Focus on retiring officials: County Clerk Chuck Kizer

County Clerk Chuck Kizer is leaving office with a five-term record only two others have matched.
Former Circuit Court Clerk Jerald Wilson and Kizer’s predecessor Kenneth Weathers also served 20 years each. “Kenneth and I covered the last 40 years in this office,” he said.

It took about eight months for Weathers to talk him into running for the office in 2002. Kizer had served one term as Mayor of St. Joseph and accomplished his goal of getting natural gas service to city residents, but Weathers convinced him to give public service another try.

As the longtime owner of body shop/auto sales/auto parts businesses, Kizer was familiar with the County Clerk’s role in titles and tags. He had some things to learn about other office functions, which include business, beer, and marriage licenses, Notary applications, passports, and Commission meeting minutes.

In 2002 the office also handled recordkeeping for Probate and Juvenile courts, but in 2004 those duties were reassigned to the Clerk & Master and Circuit Court Clerk, respectively. Kizer’s position was once called the “County Court Clerk,” but it changed decades ago. Even so, the title was painted on the door of his former Courthouse office and some still mistakenly use it.

Kizer convinced the County Commission to invest $56,000 in a computer system that would print vehicle titles in 2003. “I told Commissioners it would pay for itself,” and it did in just three months because the County could keep more of the associated fees. It also cut car owners’ wait time to days rather than the months it took the state to produce and mail titles out.

Lawrence was the sixth county in the state to invest in the software produced by then-tiny BIS (Business Information Systems) of Piney Flatts, Tennessee. As more counties signed on, the state cut back personnel in its Title and Registration Department by 75%, Kizer said. Today BIS systems are in place at courthouses in five states.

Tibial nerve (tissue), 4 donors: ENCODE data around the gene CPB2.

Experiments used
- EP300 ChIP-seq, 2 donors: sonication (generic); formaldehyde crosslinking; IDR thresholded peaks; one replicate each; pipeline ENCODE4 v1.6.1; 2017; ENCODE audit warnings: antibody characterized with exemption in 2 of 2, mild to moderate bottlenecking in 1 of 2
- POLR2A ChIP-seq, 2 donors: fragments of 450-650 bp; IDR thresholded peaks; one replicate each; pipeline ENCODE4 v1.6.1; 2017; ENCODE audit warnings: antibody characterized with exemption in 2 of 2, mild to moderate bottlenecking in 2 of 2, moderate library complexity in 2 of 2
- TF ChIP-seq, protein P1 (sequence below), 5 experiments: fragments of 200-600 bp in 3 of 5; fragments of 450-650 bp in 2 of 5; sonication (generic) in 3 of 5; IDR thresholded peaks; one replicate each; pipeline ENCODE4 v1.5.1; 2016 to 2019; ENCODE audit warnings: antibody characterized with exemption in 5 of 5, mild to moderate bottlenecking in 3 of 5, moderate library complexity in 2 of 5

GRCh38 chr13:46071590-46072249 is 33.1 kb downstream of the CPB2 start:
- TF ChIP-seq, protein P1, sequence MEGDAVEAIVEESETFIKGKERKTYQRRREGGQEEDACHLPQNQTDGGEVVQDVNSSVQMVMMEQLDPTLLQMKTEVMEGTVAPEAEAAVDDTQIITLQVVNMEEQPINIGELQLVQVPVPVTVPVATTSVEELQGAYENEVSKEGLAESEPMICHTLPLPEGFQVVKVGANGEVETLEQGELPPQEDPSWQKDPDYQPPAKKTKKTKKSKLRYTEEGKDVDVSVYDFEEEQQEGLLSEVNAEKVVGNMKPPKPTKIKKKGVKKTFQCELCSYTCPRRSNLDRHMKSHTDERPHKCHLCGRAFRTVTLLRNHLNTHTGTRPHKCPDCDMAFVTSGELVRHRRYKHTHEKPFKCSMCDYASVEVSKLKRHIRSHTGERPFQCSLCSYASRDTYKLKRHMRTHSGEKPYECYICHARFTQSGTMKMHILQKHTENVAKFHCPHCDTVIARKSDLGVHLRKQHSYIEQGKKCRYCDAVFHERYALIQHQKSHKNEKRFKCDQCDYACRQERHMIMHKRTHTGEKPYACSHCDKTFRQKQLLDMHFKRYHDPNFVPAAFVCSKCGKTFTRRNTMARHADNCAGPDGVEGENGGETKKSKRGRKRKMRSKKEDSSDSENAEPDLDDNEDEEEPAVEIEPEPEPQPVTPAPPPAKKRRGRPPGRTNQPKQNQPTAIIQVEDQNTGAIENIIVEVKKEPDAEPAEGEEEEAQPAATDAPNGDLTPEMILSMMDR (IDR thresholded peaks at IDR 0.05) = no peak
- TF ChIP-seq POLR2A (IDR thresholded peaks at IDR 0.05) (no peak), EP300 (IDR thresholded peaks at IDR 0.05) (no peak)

Minutes of County Commission meetings, marriage licenses, and receipt books are also computerized now, but the office holds some precious original documents. The oldest marriage license dates from 1828 and minutes from an early Commission meeting bears the signature of David Crockett. A grant paid for its preservation by experts at the Smithsonian Museum, and it is housed in a vault at Kizer’s office.

His biggest challenge has been finding ways to safely serve the public during COVID. A grant paid for kiosks at Cash Saver stores in Lawrenceburg and Loretto and Super Rama in Summertown, where residents can accomplish some of their business. They can’t spit out the state’s new license plates, but will be especially convenient for renewal stickers beginning in 2023.

Kizer says he will miss the many friends he’s made locally and statewide. He served as the Tennessee County Clerk Association’s Treasurer in 2007-08 and President in 2010-11, when he was named Tennessee County Clerk of the Year. He has also chaired the County Clerks’ Organ Donor Awareness Foundation.

Kizer is ready for retirement and time to return to his first love: cars. He has some vintage vehicles waiting for his attention, and a Mustang promised to his 11-year-old grandson, Jaxon. He and his mom, daughter Lori Carter, live close to Chuck and Becky, who will be married 46 years this September. The Kizers moved into Becky’s grandfather’s house when they first married, and a few projects later, are still there.